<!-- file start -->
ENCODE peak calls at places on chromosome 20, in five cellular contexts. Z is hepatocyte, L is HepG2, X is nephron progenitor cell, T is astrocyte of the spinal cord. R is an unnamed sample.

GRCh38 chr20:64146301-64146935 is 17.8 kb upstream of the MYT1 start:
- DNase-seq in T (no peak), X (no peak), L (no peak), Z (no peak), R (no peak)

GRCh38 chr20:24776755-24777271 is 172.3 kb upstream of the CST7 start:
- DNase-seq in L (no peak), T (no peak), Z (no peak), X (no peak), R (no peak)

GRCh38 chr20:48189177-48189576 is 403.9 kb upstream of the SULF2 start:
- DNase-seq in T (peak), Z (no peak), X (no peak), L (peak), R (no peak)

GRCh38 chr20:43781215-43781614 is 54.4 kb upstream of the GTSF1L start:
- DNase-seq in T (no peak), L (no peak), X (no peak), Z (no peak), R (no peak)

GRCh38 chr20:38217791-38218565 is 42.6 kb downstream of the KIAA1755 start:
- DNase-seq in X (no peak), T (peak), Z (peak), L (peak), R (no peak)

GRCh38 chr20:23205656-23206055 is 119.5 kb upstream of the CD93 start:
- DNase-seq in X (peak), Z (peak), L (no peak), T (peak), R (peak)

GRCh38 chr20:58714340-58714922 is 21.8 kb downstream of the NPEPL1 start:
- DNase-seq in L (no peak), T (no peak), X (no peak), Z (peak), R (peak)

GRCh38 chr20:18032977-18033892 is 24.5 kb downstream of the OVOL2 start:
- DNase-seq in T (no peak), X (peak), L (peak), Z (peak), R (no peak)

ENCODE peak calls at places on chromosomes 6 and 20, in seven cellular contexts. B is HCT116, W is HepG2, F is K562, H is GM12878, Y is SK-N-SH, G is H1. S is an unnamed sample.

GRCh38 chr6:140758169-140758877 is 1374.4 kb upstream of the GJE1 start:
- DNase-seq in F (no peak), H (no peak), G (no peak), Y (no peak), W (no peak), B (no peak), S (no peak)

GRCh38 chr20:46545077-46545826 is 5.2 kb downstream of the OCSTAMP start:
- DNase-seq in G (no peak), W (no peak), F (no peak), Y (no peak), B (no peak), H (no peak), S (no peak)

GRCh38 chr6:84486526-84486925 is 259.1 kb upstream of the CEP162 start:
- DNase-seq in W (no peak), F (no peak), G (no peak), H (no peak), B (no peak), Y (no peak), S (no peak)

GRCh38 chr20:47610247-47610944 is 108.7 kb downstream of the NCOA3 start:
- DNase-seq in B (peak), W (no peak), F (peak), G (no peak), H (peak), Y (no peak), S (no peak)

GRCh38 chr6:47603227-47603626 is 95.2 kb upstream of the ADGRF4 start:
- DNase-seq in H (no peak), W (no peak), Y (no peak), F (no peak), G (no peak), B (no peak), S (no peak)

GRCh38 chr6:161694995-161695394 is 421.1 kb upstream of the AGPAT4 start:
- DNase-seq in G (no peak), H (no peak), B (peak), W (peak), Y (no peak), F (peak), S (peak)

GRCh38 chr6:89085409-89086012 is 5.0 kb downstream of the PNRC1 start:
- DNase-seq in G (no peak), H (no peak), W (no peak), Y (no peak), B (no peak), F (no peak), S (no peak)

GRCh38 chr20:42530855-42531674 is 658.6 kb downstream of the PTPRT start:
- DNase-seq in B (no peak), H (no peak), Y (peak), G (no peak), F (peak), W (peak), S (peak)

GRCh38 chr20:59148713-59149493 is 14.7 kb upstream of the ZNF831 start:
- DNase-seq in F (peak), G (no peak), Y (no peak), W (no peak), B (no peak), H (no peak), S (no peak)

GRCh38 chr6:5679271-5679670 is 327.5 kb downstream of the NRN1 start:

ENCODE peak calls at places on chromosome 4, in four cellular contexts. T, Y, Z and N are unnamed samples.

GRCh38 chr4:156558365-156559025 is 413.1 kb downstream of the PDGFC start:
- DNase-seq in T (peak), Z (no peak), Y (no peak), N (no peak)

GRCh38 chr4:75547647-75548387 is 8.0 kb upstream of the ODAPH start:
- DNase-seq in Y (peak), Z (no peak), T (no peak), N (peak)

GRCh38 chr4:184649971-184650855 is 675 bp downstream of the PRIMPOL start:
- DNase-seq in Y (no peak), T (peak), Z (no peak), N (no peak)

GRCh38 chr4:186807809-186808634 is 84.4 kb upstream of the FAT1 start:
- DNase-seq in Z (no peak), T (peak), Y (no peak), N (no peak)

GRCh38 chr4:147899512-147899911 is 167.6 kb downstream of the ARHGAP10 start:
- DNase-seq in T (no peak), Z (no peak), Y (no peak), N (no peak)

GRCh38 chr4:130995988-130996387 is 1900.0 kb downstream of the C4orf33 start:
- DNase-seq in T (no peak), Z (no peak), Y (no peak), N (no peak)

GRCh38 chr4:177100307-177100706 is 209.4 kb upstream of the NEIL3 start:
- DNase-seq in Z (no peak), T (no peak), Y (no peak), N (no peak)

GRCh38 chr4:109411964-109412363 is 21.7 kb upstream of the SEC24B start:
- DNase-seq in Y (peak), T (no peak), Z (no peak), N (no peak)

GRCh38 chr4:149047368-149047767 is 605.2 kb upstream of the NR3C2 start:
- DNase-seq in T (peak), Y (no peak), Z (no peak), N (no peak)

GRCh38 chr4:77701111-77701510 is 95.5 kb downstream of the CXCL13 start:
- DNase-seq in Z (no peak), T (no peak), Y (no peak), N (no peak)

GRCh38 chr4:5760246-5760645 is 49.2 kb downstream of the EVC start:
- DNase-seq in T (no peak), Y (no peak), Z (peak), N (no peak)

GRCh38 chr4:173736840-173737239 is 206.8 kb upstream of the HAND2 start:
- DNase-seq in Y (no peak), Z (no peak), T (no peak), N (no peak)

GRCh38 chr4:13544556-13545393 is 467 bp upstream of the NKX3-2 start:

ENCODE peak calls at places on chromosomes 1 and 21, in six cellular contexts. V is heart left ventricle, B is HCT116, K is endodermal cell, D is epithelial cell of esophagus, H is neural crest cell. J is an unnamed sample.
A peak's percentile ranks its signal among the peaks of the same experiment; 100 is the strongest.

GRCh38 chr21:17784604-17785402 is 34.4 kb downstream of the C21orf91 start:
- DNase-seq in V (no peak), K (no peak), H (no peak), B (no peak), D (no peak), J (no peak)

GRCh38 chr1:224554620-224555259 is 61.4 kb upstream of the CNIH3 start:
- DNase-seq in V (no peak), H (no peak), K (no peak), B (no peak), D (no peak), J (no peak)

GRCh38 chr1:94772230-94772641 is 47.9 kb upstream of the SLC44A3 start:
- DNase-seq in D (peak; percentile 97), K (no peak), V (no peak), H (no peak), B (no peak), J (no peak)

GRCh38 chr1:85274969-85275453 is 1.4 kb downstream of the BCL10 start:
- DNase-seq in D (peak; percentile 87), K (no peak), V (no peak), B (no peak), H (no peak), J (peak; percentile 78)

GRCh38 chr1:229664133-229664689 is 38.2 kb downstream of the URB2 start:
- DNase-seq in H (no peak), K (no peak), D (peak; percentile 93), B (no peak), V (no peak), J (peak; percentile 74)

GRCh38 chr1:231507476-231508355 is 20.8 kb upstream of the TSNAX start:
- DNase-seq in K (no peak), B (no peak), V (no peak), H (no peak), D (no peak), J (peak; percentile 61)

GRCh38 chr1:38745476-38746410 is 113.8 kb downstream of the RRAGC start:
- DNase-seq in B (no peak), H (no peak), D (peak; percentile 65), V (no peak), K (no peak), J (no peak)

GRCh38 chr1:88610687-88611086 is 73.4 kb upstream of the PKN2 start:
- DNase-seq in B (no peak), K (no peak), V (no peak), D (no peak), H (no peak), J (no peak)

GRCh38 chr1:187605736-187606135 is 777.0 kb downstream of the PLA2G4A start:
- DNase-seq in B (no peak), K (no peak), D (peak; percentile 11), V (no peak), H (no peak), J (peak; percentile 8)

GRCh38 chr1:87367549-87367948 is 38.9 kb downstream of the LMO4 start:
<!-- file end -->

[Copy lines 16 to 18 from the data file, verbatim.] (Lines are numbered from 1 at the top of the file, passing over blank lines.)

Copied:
GRCh38 chr20:18032977-18033892 is 24.5 kb downstream of the OVOL2 start:
- DNase-seq in T (no peak), X (peak), L (peak), Z (peak), R (no peak)

ENCODE peak calls at places on chromosomes 6 and 20, in seven cellular contexts. B is HCT116, W is HepG2, F is K562, H is GM12878, Y is SK-N-SH, G is H1. S is an unnamed sample.